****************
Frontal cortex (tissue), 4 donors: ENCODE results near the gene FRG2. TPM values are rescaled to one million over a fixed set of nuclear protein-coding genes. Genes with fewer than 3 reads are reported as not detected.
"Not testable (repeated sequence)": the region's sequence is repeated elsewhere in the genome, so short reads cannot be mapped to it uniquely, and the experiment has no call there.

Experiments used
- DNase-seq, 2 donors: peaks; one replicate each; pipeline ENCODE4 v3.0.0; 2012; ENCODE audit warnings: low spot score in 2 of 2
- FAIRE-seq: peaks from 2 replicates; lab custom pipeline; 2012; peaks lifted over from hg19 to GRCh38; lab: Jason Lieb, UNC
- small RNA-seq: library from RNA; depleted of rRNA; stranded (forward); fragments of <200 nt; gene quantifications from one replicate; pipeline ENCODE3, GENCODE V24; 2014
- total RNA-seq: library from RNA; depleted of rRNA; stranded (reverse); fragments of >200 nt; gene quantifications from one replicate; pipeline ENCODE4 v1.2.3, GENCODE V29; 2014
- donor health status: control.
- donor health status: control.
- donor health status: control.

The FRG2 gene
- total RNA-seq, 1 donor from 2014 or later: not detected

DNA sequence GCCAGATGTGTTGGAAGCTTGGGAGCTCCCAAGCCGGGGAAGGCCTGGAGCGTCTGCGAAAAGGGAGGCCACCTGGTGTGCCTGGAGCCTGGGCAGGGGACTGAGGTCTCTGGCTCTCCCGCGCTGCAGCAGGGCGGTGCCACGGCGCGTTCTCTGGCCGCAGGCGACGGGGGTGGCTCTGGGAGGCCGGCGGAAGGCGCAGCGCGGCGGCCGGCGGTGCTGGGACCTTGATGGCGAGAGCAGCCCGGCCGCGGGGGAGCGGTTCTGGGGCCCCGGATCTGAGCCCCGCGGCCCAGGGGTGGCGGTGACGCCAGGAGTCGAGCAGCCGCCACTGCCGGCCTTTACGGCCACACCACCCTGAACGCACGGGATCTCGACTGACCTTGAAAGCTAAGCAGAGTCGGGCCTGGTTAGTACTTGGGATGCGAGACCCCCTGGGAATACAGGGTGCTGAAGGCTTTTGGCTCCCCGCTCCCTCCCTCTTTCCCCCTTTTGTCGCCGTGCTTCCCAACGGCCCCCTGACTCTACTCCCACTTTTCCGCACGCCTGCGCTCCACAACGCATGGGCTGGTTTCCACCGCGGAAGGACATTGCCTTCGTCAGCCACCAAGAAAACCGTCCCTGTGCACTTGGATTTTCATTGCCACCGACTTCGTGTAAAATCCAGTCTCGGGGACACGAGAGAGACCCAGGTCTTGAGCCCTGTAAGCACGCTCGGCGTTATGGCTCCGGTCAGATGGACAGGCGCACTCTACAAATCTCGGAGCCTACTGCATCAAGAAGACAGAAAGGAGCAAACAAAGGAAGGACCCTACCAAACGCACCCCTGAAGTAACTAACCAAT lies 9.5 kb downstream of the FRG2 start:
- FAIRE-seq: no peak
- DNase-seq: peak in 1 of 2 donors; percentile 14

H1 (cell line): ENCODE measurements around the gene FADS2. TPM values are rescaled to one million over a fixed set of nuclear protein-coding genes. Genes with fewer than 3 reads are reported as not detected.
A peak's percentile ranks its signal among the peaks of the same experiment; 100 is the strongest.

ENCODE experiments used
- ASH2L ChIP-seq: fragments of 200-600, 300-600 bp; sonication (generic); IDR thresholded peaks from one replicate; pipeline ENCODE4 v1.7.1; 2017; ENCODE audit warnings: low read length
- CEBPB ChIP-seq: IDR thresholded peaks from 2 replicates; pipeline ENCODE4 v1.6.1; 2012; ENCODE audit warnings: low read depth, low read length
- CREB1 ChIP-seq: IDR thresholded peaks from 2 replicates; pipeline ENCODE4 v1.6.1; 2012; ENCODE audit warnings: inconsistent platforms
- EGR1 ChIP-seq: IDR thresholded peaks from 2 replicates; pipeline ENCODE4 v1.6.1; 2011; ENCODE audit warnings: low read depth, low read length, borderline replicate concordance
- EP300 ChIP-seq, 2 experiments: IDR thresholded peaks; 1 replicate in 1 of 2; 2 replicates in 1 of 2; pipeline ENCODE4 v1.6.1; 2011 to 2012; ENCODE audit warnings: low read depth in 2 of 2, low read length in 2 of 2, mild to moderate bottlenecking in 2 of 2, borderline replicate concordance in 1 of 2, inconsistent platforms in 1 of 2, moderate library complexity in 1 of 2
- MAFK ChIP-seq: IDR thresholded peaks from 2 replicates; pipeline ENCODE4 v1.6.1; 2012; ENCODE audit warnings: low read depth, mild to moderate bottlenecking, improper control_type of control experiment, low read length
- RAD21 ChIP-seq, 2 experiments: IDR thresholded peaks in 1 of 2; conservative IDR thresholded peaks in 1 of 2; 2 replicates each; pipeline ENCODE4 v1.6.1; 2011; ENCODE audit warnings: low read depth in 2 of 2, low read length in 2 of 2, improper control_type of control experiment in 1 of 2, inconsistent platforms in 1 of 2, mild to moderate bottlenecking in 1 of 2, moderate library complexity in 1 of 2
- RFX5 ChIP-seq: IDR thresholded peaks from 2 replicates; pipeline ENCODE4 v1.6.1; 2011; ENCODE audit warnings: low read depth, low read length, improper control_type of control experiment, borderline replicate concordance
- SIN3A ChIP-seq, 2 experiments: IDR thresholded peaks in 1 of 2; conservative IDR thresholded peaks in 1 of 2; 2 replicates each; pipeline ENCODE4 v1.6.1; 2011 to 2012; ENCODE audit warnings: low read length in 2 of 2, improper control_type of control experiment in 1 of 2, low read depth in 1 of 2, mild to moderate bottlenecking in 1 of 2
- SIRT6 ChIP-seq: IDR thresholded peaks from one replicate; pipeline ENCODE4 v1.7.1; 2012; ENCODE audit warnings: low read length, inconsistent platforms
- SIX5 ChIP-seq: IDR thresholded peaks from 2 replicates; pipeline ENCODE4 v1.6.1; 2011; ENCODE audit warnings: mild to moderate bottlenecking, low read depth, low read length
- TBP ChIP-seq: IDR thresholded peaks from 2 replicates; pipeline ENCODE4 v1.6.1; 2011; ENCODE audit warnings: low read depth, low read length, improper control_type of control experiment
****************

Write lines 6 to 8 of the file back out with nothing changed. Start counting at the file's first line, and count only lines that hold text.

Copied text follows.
- small RNA-seq: library from RNA; depleted of rRNA; stranded (forward); fragments of <200 nt; gene quantifications from one replicate; pipeline ENCODE3, GENCODE V24; 2014
- total RNA-seq: library from RNA; depleted of rRNA; stranded (reverse); fragments of >200 nt; gene quantifications from one replicate; pipeline ENCODE4 v1.2.3, GENCODE V29; 2014
- donor health status: control.